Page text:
As Cardinals president Michael Bidwill criss-crosses the country interviewing candidates for the team’s vacant head coaching job, a common theme is included in meetings.
What would the potential coaches do with the Cardinals’ quarterback situation?
The most prominent position in sports has been under more scrutiny than usual in Arizona this season. Four men tried to conquer the job but none of them –
With free agency and the draft aside, all four hope to compete as starter in 2013.
Yet trying to predict who’ll start in Week 1 of next season is as difficult as trying to determine when the world will end. Everyone thought it was 2012, but now, nobody knows.
One option could be Hoyer, who was signed Dec. 10, 2012 and played less than a half before earning a start in the season finale at San Francisco.
Along with Hoyer came his one-year deal which will expire in March. The new regime – including the new general manager -- has to determine if the Cardinals want to resign the four-year veteran.
“Anytime you get a chance to compete for a starting job, that’s something that you need to look at,” Hoyer said. “To be honest with you, when I got released in September (by the Patriots), I thought maybe after this year I’d have to go somewhere and kind of re-establish myself as a backup. But now going forward, there might be some opportunities to compete for a starting job and that’s all you can really ask for.”
But a starting job won’t be simply handed to Hoyer, especially not in Arizona.
Throughout his public comments, Bidwill has appeared warm to the idea of bringing Kolb back and letting the others compete for his job.
During his press conference Dec. 31 to announce the firings of Ken Whisenhunt and Rod Graves, Bidwill expressed his support for Kolb, who missed the final 10 games with a rib injury.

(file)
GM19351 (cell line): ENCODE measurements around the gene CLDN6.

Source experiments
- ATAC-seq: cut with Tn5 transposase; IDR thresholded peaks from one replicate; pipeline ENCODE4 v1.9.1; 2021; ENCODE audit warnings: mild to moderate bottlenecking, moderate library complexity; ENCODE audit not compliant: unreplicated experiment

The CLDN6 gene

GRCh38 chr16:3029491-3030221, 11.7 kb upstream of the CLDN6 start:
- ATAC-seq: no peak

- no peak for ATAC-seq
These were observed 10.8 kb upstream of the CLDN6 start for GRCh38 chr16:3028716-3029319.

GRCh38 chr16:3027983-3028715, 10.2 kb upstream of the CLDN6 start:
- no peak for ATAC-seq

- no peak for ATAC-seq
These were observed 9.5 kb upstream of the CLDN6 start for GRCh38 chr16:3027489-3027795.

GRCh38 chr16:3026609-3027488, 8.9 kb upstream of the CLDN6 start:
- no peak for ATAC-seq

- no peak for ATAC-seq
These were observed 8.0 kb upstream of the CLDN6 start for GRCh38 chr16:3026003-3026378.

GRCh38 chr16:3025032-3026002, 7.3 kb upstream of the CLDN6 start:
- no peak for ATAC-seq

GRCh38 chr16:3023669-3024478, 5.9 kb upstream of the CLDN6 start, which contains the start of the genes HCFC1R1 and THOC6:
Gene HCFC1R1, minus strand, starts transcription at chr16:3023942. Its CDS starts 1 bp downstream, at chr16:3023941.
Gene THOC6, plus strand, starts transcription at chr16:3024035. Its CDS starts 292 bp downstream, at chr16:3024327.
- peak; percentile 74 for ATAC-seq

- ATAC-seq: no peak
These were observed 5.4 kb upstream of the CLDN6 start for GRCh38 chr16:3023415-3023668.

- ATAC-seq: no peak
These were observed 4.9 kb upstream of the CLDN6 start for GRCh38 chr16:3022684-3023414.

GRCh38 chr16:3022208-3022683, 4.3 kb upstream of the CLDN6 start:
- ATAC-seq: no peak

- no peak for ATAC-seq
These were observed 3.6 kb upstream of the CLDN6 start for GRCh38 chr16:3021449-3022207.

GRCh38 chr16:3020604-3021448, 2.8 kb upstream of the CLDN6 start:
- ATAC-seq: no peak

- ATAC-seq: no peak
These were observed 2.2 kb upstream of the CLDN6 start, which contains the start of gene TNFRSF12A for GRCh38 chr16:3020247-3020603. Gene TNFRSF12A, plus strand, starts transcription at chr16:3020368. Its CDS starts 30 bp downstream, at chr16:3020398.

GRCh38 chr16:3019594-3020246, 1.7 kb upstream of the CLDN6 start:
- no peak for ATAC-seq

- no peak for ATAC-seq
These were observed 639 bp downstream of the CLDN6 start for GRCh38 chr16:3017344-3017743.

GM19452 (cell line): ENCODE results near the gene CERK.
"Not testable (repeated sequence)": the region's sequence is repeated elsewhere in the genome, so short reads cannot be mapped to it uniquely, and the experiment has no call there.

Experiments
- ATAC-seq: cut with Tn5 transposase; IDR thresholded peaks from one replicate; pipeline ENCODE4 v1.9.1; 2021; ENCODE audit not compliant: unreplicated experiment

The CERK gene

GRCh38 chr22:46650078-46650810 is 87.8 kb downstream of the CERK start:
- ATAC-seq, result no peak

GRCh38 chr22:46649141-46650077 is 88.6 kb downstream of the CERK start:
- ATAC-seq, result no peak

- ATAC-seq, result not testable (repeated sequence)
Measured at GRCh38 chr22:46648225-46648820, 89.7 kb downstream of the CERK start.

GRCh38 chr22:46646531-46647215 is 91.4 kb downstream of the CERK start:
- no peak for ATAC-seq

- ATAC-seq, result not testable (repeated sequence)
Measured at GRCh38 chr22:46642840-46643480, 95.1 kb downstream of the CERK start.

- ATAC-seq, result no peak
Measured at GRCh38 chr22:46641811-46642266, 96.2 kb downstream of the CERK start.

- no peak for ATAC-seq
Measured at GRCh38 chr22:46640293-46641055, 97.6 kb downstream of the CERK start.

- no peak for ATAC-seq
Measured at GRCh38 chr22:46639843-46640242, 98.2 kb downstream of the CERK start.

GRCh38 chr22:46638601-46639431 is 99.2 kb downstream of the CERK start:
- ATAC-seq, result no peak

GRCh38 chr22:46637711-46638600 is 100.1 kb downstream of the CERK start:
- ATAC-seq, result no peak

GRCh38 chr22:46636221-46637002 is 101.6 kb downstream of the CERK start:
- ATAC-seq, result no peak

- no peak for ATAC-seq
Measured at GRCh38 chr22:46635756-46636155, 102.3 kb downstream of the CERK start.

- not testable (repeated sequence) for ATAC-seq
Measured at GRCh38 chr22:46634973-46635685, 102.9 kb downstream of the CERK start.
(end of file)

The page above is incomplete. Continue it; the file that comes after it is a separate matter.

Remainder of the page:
“I’m not ready to give up on Kevin Kolb yet,” Bidwill said.
Bidwill did not mention Skelton and Lindley during that same press conference. However, he said recently that questions about all four are part of the interview process.
Injuries, poor play and even poorer protection negated any progress the Cardinals made at quarterback in 2011. By Week 11 in Atlanta, they were leaning on Lindley, a starter who saw his first NFL action that Sunday.
It was a broken situation and Bidwill is looking for the best way to repair it.
“I’m confident that we can fix it,” he said. “You look at the statistics offensively and they speak for themselves. We’ve been a poor offense. We’ve had poor quarterback play. That doesn’t mean that I’m dumping on the individual quarterbacks. We needed to do a better job of protecting them, a better job of scheming around their strengths and weaknesses, a better job of developing them. I am confident we can get that fixed. That’s a big part of the interview process.”
Bidwill isn’t limiting himself to the four quarterbacks on the roster. The Cardinals figure to add at least one signal-caller through free agency or the draft.
Some of the biggest names scheduled to become free agents are Joe Flacco, Brady Quinn, Matt Moore, Rex Grossman, Byron Leftwich, Jason Campbell and David Carr. Then there’s the draft, which will include USC’s Matt Barkley, Kansas State’s Colin Klein, West Virginia’s Geno Smith and Oklahoma’s Landry Jones.
Even though Hoyer’s been a career backup – well, until Dec. 30 – he has four more years of experience over any college quarterback. And he has a few weeks of experience with the Cardinals’ offense.
“It’s definitely a talented group and I enjoyed working with them,” Hoyer said.
It’s anybody’s guess whether Hoyer will be in the mix come training camp, but he won’t spend the offseason consumed by the thought of starting for the Cardinals in September.
“I’ll cross that bridge when I get to it as far as being a free agent and things like that,” Hoyer said.
“After things went south in New England, I didn’t know that I’d get this opportunity this year. So, I’m obviously grateful for that, to get my first start and play. I think it obviously opens a few more opportunities than if I wouldn’t have played.”